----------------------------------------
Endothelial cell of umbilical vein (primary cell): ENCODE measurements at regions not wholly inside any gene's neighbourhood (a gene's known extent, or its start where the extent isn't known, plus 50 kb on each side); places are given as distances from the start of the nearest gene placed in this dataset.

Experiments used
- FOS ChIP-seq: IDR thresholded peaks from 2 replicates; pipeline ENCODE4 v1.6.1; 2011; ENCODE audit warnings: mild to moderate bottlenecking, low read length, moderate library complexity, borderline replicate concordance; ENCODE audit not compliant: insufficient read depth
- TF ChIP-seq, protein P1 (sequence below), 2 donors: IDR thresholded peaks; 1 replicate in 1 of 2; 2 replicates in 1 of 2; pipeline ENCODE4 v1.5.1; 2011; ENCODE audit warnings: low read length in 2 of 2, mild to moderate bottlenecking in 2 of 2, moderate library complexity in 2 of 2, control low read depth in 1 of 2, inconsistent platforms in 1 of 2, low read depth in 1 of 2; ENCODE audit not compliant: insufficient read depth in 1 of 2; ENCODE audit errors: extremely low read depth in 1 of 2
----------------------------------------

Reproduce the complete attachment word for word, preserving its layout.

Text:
Endothelial cell of umbilical vein (primary cell): ENCODE measurements at regions not wholly inside any gene's neighbourhood (a gene's known extent, or its start where the extent isn't known, plus 50 kb on each side); places are given as distances from the start of the nearest gene placed in this dataset.

Experiments used
- FOS ChIP-seq: IDR thresholded peaks from 2 replicates; pipeline ENCODE4 v1.6.1; 2011; ENCODE audit warnings: mild to moderate bottlenecking, low read length, moderate library complexity, borderline replicate concordance; ENCODE audit not compliant: insufficient read depth
- TF ChIP-seq, protein P1 (sequence below), 2 donors: IDR thresholded peaks; 1 replicate in 1 of 2; 2 replicates in 1 of 2; pipeline ENCODE4 v1.5.1; 2011; ENCODE audit warnings: low read length in 2 of 2, mild to moderate bottlenecking in 2 of 2, moderate library complexity in 2 of 2, control low read depth in 1 of 2, inconsistent platforms in 1 of 2, low read depth in 1 of 2; ENCODE audit not compliant: insufficient read depth in 1 of 2; ENCODE audit errors: extremely low read depth in 1 of 2